Thursday, 15 November 2012

FILM REVIEW: End of Watch (2012)


Director: David Ayer
Starring: Jake Gyllenhaal, Micheal Pena, Anna Kendrick, Natalie Martinez, Frank Grillo
Running Time: 109 minutes
Genre: Action drama

David Ayer has an impressive background in L.A. cop films. The writer of Oscar-winning Training Day, the underrated Kurt Russell pic Dark Blue and director of the silly, but highly enjoyable Street Kings returns with this searing thriller about two L.A.P.D. officers who get in over their heads with some with pretty nasty Mexican criminals. Using a variation of the found footage genre mixed with traditional camera set-ups, it makes for a compelling and gritty thriller that packs a punch and reaffirms Ayer's status as a promising writer/director.

End of Watch is not as much a cop film, more of a buddy picture that relies heavily (and thoroughly succeeds) on the performances of the two leads, Jake Gyllenhaal and Michael Pena. Simply put, either the film fails or succeeds on the relationship of the duo. Gladly, it is very much the latter as Taylor (Gyllenhaal) and Zavala (Pena) feel like fully fleshed out characters and the primary focus is on their relationship from the beginning with the oft hilarious banter or heart-to-heart conversations about relationships that don't seem forced and seems like everyday conversations two guys would have. The film's more intimate moments with Taylor and Zavala's families further back-up the full characterization of the two leads with Zavala's wife Gabby (Natalie Martinez) and Taylor's love interest Janet (Anna Kendrick) providing more personal insights into the two. Both Gyllenhaal and Pena are great, with Pena in particular excelling (as he has done consistently in his career) as second fiddle to Gyllenhaal's Taylor. The story unfolds slowly, but it does not take away from the momentum of the film, with some clever set-pieces that only heighten the sense of dread that trouble is around the corner. Once the two run into trouble, there are some hyper-violent and dazzling action scenes that are wonderfully shot and executed. Tense and thrilling in equal measure, Ayer has perfected tense gun battles (see the opening to Street Kings for further proof) and again here he excels. However, one aspect of the film that suffers is the bland generic villains that while being intimidating and proper psychopaths, never get a decent enough look inside their world to understand their motives. It is a small niggle in such an entertaining film however, as it truly is Gyllenhaal and Pena's show.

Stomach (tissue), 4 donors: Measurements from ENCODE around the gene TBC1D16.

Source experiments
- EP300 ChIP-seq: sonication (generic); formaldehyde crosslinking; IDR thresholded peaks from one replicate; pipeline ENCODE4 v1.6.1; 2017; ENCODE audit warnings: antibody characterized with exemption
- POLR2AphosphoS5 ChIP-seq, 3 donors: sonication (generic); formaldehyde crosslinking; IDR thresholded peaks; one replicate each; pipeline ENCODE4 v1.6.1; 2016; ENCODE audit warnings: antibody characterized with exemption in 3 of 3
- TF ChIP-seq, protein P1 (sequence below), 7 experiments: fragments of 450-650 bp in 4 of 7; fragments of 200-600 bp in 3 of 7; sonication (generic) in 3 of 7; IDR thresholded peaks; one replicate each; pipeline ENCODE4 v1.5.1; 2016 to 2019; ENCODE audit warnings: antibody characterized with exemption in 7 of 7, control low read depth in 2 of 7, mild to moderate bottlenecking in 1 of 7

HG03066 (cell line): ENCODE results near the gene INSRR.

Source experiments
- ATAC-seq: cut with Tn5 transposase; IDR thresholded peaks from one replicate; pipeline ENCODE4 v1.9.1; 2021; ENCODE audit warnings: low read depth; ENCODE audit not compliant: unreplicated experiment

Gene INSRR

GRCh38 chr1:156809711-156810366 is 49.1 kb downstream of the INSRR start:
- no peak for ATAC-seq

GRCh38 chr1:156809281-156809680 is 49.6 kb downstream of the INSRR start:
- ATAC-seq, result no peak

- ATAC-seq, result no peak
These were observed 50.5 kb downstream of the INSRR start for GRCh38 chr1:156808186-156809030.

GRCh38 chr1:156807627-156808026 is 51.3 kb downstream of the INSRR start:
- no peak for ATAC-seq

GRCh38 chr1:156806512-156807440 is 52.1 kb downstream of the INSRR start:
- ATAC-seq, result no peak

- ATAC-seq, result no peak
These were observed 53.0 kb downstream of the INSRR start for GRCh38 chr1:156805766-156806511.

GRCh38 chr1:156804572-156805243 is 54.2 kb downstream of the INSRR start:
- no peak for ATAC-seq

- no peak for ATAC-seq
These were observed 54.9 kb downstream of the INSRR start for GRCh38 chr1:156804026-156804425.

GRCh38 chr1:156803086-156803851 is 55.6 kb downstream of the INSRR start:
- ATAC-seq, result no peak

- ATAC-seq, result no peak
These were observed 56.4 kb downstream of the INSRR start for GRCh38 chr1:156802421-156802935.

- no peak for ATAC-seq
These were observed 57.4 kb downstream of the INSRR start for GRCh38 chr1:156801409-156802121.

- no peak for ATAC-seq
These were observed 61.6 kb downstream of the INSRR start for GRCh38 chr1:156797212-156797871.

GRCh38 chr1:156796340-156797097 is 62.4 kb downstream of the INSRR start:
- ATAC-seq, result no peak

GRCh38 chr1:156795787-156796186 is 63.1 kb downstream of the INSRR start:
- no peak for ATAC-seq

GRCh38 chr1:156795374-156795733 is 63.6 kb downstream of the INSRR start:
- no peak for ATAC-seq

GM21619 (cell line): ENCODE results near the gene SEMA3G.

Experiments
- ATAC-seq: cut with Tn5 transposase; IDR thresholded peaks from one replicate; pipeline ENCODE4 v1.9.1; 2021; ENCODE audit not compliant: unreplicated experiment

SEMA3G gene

End of Watch is a tough and gritty thriller (partly in thanks to the use of found footage style) with plenty for fans of the cop genre. Moreover, there are plenty thrills, excitement and entertaining performances to be found that raise the film above the run-of-the-mill generic cop thrillers out there, thanks greatly to the commanding and charismatic performances by Gyllenhaal and Pena. 

84


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